Since starting this freelancing series, I have been asked repeatedly – How do you find your clients? So I thought today I would aim to answer as best as possible based on my own experience. You can read the first post Becoming A Boss and the second Surviving for a quick catch up if you like. Right back to the question at hand!
Networking, networking, networking
This is how I’ve found all of my clients. I meet my main client a few years ago at a networking event and as it turned out, when I went full time, they were looking for a social media person. Win! Very serendipitous, but without that initial connection, neither of us would have known that we could help each other out. My other three main clients all came from a separate single connection. I got chatting to this person, explaining what I wanted to do. They needed a hand, so I was able to help them out. As they were my first client, they were happy to exchange trades – I got some excellent massages and facials, they were given a host of tips and guidelines to sort out their social network – I even managed their accounts for a short time. This wonderful client then handed my information onto my second client and a third. Then the third client handed me on to a fourth. So as you can see, I made those initial connections, then as I did good work for these clients, I was handed on to other clients.
I also have a separate list of clients for my upcoming training course. I’ve met all of them at networking events, although they’re not always branded as such. I never hard sell – I just want to highlight this point. I talk to people and as you might expect, people ask what you do – just as you would ask what they do. If they have an interest in your field, then you can share more information and build those connections.
I was fortunate that I reached out to one of the organisers of a particular event, explaining that I wanted to run this course to help people. I wanted to help demystify social media and the beast that it has now become. I wanted to show people how they can get online and build their businesses. I wanted to cut through the jargon that only industry experts understand and provide them with the information they needed and train them on how to use the various platforms to best suit their needs. The organiser then asked if I wanted to speak at the next gathering! I was incredibly nervous but said yes. I now have a list of people that want to take part in my training! If all goes well, the people that attend the training will tell their friends, or they’ll come back for more!
So put yourself out there, go to events. You can find groups and events on facebook, just do a quick search. Or why not use meetup.com or Eventbrite. Filter by events in your area. Don’t forget your clients might work in different fields than you, so don’t be afraid to attend an event that may not be your niche. Broaden those horizons.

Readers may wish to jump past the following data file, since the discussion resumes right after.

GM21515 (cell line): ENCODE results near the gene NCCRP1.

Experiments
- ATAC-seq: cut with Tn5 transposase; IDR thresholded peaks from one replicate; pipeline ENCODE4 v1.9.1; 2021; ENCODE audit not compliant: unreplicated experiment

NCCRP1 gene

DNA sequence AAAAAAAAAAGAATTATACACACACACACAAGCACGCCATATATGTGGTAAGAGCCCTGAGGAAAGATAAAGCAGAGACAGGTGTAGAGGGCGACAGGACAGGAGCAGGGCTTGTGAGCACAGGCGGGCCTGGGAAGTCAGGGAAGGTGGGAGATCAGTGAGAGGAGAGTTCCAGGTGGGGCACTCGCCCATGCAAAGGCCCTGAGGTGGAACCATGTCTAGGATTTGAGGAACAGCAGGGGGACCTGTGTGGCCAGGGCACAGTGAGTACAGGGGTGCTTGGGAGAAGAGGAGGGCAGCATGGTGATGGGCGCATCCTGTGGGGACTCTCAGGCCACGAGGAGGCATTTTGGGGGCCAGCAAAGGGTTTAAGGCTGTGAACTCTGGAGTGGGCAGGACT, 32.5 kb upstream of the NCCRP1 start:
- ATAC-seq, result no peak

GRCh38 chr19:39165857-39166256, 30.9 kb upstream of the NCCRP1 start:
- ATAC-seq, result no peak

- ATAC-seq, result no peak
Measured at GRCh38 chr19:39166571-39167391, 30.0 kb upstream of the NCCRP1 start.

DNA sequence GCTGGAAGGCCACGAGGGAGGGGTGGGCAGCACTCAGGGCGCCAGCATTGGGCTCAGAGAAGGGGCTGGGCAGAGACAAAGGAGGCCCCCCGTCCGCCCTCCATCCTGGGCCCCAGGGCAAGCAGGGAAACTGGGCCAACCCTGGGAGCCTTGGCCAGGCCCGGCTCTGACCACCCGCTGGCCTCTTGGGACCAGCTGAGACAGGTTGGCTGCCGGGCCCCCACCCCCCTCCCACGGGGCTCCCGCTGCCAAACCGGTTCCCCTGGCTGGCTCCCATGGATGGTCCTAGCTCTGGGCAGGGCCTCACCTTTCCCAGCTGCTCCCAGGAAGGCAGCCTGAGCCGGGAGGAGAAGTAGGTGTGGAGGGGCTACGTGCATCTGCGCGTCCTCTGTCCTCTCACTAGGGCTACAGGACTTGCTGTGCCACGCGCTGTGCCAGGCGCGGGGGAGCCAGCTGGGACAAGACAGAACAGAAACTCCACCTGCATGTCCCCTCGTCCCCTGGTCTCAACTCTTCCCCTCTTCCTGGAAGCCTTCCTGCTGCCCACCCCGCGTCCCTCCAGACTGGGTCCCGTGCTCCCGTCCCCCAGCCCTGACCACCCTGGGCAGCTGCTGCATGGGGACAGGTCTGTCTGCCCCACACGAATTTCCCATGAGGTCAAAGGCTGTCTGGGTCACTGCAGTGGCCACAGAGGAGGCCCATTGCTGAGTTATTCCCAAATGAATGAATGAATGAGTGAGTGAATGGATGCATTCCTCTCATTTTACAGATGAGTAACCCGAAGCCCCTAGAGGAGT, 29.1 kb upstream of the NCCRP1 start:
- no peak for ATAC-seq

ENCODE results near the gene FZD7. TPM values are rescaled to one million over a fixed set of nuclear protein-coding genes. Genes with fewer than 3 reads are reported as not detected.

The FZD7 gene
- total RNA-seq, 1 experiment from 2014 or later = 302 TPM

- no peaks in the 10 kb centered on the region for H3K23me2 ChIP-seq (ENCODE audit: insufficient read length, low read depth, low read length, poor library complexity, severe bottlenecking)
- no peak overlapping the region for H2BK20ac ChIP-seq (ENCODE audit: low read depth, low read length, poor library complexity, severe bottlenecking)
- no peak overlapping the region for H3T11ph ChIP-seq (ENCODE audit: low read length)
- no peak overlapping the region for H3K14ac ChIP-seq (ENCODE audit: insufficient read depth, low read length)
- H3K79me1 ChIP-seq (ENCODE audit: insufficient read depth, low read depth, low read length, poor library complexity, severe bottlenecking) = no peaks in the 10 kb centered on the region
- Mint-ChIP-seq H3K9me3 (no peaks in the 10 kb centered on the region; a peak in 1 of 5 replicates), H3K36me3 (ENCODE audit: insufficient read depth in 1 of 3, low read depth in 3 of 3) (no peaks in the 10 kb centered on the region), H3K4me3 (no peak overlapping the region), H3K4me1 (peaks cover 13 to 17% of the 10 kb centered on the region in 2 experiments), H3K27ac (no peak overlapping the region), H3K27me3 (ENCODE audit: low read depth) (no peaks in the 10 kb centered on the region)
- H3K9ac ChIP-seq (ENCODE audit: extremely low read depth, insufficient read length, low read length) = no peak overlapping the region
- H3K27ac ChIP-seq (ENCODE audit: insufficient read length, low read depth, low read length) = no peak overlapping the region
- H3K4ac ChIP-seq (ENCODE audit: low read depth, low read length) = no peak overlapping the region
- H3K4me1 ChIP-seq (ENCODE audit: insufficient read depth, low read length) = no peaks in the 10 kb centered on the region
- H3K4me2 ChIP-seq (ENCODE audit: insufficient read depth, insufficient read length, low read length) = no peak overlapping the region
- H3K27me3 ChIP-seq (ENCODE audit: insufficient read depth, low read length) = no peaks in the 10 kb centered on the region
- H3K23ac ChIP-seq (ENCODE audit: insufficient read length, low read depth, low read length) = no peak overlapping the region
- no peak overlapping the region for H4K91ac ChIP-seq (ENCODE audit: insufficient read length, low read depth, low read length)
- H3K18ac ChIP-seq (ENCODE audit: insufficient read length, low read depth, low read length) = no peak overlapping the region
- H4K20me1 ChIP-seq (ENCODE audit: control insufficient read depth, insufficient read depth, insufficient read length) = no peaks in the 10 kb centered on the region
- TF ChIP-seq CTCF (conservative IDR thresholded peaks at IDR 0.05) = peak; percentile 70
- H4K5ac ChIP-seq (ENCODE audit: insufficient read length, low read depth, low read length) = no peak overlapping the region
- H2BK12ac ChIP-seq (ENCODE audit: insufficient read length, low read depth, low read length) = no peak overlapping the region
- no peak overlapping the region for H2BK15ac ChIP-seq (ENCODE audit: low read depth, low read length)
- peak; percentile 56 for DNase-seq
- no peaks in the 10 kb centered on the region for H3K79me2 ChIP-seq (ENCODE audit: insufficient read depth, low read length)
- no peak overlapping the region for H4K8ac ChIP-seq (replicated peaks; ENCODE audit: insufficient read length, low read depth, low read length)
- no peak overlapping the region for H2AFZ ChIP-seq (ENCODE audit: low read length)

If there are no events or meetups in your area, get online. Again facebook has lots of groups to network and share your journey as well as your work. Talk to people, get your name out there, ask people if they need help.
Do Good Work
This should be an obvious one. Do your best work. If you are good at what you do, people will recommend your services to other people. This has worked for me and it works for most businesses. Always Do Good Work. Build a good reputation. People will always recommend people rather than businesses.
Don’t narrow your field too much
When I first went freelance, I was solely focused on training people how to use social media platforms. I’ve since shifted my work. I now manage social media for one client, for another client I am helping sort out their SEO. For another client, I’m producing content as well as sorting their website’s SEO. For my final client, I’m doing all of the above. I allowed myself to shift within my area of expertise and to grow into various roles. I’m thoroughly enjoying the variation to my day! I’m also building a course on social media – so I will still get to train people on the various platforms! Don’t pin yourself in so much, you may miss opportunities to grow and learn and build your business. Obviously, say no to things that you are not interested in at all and have a distaste for. That’s just common sense.
Get out there and do it
This may seem harsh, that’s not my intention. I’ve just heard so many folk talk about wanting to do it and wanting to find clients. These same people are doing nothing about it. They’re just talking about it. I jumped ship on my full-time job to go freelance pretty quickly in the end – I didn’t have a full client list, I didn’t have a way that I was going to be able to pay my bills after the first month. I still did it. I got up off my rear, I put myself out there and I got involved. It worked. I’m aware this won’t work for everyone, but if my back is against the wall, you can guarantee that I will make it work. I have. I’m still figuring it all out but I can now pay my bills comfortably. It was definitely hairy – if you’ve watched my vlogs lately, you’ve no doubt seen the panic and the hard work I’ve put in. I made it work and I’m glad I made the jump to becoming full-time freelance. I am incredibly happy! I love what I do. So in order to find your clients, you need to put in the work and just get on with it.